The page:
112 pearls around the neck
on the dot, everyone back in their cell and the sharp noise of those electric doors. Every one of us in her
sordid world.
I spent my four months there for federal offence. When I had paid for my crime, I went to immigration
prison and was presented to a judge. That’s when my husband was finally able to get me a lawyer and I
got out with a $9,000 immigration bail and another $5,000 in lawyer fees; and all he did was make four
phone calls.
During those three days, I also saw the worst side of humanity. Numerous dramas, many women
who’d been raped by their own smugglers, women from all over the world: Brazil, Honduras, Poland,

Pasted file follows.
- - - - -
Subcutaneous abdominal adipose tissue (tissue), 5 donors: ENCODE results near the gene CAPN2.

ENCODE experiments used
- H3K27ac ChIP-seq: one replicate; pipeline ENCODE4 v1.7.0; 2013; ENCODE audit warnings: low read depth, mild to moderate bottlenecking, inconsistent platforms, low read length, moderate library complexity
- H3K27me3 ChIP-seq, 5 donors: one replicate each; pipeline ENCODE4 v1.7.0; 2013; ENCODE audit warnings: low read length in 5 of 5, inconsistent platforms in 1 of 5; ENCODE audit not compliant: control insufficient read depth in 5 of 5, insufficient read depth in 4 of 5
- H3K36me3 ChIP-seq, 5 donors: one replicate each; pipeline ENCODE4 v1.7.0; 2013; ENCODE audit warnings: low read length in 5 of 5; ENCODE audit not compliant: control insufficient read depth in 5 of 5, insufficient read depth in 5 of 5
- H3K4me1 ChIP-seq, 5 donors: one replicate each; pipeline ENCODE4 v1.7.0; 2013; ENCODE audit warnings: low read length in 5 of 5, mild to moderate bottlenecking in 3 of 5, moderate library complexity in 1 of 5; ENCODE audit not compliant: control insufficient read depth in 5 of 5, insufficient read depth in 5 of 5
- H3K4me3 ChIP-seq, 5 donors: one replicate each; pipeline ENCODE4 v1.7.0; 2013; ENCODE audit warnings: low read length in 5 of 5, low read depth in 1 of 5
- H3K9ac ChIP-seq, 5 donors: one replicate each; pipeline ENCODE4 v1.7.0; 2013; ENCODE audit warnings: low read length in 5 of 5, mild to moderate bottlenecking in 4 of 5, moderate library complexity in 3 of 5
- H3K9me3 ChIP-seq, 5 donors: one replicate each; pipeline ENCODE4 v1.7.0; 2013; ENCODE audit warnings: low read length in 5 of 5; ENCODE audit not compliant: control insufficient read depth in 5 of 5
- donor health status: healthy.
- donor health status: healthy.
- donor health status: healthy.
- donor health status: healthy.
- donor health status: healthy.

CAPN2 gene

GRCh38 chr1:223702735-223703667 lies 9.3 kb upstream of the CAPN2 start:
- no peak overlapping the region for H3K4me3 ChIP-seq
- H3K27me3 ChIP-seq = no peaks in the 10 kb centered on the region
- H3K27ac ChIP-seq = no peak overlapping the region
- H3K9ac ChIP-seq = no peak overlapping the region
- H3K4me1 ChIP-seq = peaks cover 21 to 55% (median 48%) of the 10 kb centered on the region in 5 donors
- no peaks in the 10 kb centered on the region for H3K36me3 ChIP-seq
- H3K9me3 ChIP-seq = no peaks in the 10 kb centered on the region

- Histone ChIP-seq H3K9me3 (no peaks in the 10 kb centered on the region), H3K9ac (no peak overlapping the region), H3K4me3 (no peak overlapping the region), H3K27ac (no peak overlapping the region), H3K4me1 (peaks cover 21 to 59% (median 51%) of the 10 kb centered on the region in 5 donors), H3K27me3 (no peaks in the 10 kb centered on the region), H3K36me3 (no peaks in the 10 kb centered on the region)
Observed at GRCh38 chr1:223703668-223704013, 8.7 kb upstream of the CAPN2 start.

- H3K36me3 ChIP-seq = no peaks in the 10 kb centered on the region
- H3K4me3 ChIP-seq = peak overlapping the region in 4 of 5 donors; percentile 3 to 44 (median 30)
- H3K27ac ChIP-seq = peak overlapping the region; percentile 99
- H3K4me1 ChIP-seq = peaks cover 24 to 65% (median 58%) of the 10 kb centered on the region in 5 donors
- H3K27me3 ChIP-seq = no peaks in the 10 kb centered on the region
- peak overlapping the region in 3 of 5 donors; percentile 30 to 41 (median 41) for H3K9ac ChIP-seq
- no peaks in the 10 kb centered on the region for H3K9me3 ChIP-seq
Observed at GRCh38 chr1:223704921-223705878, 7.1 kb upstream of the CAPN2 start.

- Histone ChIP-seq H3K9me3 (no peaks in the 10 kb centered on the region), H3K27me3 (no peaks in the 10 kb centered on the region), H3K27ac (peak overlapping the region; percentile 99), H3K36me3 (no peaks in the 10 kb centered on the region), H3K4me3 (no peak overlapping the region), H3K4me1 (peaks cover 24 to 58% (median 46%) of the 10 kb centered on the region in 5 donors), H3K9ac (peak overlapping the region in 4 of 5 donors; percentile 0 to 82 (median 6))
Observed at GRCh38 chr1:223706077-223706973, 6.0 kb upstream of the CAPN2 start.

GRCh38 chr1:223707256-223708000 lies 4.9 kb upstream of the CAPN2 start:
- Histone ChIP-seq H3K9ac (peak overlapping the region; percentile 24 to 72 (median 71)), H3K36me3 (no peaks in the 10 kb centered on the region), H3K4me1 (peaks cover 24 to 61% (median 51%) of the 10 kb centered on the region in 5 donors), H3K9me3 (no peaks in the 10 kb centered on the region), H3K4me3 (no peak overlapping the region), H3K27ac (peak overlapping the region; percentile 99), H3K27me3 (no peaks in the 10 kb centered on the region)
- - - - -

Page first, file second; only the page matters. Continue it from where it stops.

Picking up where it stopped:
Asia. I saw a Dominican whose back was raw she’d crossed a river and barbed wire had torn her skin
off. Everything was abuse and rape. When we started talking, they asked where I had come from and
I answered: “From the Texas prison,” and then they told me their sad stories. At some point, one of
them asked: “How come you don’t cry when you hear our stories?” I had already cried so much that
my eyes seemed to have dried out.
Then they released me. I was free. It was 4 pm and it was bitterly cold. Alone, in the town of El Paso,
wearing the same clothes I had been wearing four months ago. In this horrible cold. The bus only came
at 9 pm. When I finally made it home, after three days of traveling, it was Thanksgiving. My youngest,
who knew nothing of what had happened, thought I was just coming back from Mexico and asked me
if I had presents from the market… from my village’s market. But I had nothing, nothing… nothing but
the cigarette stench that stuck to me. He looked at me and asked: “Mom, why do you look like such a
An interview with María de Jesús García Sánchez, Mexico, 2011
English translator: Sylvie Froschl
Illustration: Catherine Beeckman
Previous Page Next Page